where φk is the volume fraction of the organic pores in the organic matter, dimensionless; φnk is the volume fraction of the inorganic pores in the inorganic rock without pyrite, dimensionless; ρhc, ρk, ρpy, ρw, and ρnk are the densities of hydrocarbon in the organic pores, solid organic matter, pyrite, water in inorganic pores, and other rock matrix, respectively, g/cm3.
Parameter Vnk can be removed by substituting Equation (1) into Equation (2):
ρ b = V k ϕ k ρ hc + V k ( 1 ϕ k ) ρ k + V py ρ py + ( 1 V k V py ) ϕ nk ρ w + ( 1 V k V py ) ( 1 ϕ nk ) ρ nk
Equation (3) can be rearranged as follows:
ρ b = V k [ ϕ k ρ hc + ( 1 ϕ k ) ρ k ϕ nk ρ w ( 1 ϕ nk ) ρ nk ] + V py [ ρ py ϕ nk ρ w ( 1 ϕ nk ) ρ nk ] + ϕ nk ρ w + ( 1 ϕ nk ) ρ nk
Total organic carbon is expressed as follows:
TOC = V k [ ϕ k ρ hc + ρ k ( 1 ϕ k ) ] R ρ b
where R is the ratio of the mass of organic matter to the mass of organic carbon, dimensionless.
The relationship between the pyrite content and TOC can be identified through laboratory experiments, as shown in Figure 5. When TOC and Wpy are expressed as fractions, the values of a and b are 0.67 and 0.0122 for the Eagle Ford formation, respectively.
W py = aTOC + b
Since Vpy is used in Equation (1) to Equation (4), the relationship between Vpy and Wpy needs to be derived to apply the correlation between pyrite content and TOC.
V py = ρ b ρ py W py
Combining Equation (6) and Equation (7) gives the following:
V py = ρ b ρ py ( aTOC + b ) .
Finally, the relation between TOC and bulk density is achieved by substituting Vk in Equation (5) and Vpy in Equation (8) into Equation (4).
TOC = ρ b Pb ρ b / ρ py Q ρ b RN / M + aP ρ b / ρ py
where
M = ϕ k ρ hc + ρ k ( 1 ϕ k )
N = ϕ k ρ hc + ( 1 ϕ k ) ρ k ϕ nk ρ w ( 1 ϕ nk ) ρ nk
P = ρ py ϕ nk ρ w ( 1 ϕ nk ) ρ nk
Q = ϕ nk ρ w + ( 1 ϕ nk ) ρ nk

6. Discussion

The updated petrophysical model was compared with Schmoker’s model and validated with the Eagle Ford field data.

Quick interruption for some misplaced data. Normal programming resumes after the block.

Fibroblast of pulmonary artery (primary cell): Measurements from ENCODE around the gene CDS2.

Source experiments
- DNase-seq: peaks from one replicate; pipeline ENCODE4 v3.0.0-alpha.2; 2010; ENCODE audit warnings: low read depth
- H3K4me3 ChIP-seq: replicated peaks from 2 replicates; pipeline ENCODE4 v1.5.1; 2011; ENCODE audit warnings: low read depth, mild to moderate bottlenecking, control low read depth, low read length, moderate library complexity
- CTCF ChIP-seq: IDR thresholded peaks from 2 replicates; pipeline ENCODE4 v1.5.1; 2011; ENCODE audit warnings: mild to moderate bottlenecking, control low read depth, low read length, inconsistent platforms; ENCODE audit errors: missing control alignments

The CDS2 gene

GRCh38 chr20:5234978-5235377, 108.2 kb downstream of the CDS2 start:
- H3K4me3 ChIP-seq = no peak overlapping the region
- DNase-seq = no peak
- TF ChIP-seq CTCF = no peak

The average porosity of the Eagle Ford Shale in the condensate wet gas window and dry gas window was around 8% [35]. By plugging the porosity and density data, shown in Figure 7, into Equation (9), the organic content of the Eagle Ford Shale was estimated over the range of organic porosity from 10% to 30%. The calculated TOC value, based on the improved model, was then compared with the measured TOC.
In Schmoker’s model, TOC was estimated with bulk density, organic density, and the volume-weighted average of grain and pore fluid density. The plot of Schmoker’s model was calculated based on Equation (14). The parameters that were used to calculate TOC included the organic matter density (1.2 g/cm3), matrix density (2.73 g/cm3), porosity (8%), and the R ratio between organic matter and organic carbon (1.3).
TOC = [ ( 100 ρ o ) ( ρ 0.9922 ρ mi 0.039 ) ] / [ R ρ ( ρ o 1.135 ρ mi + 0.675 ) ]
ρ mi = ρ m ( 1 ϕ ) + ρ w ϕ
Figure 7 and Table 2 present a comparison of TOC results given by the Schmoker’s model and the updated model. The root mean square error (RMSE) was employed to evaluate the performance of these two models. The results showed that the updated model had a better estimation performance than Schmoker’s model, since the RMSE of the updated model was 0.983, which was 62% less than the RMSE value of the Schmoker’s model (2.572). In the TOC estimation of the upper Eagle Ford formation, the RMSE of the updated model was 53% lower than that of the Schmoker’s model. Meanwhile, the RMSE of the updated model was 64% lower than that of the Schmoker’s model in the lower Eagle Ford formation, showing that the updated model had a higher accuracy than the Schmoker’s model in the lower Eagle Ford.

7. Conclusions

An updated model was developed in this study for predicting TOC from bulk density data. The results can be used in the evaluation of source rocks, especially in pyrite-rich formations. The following main conclusions have been drawn:
  • Based on the Rock-Eval experimental results, the Eagle Ford samples in this study were in the post-mature zone. The samples were very good to excellent source rocks with fair to good potential for oil and gas generation.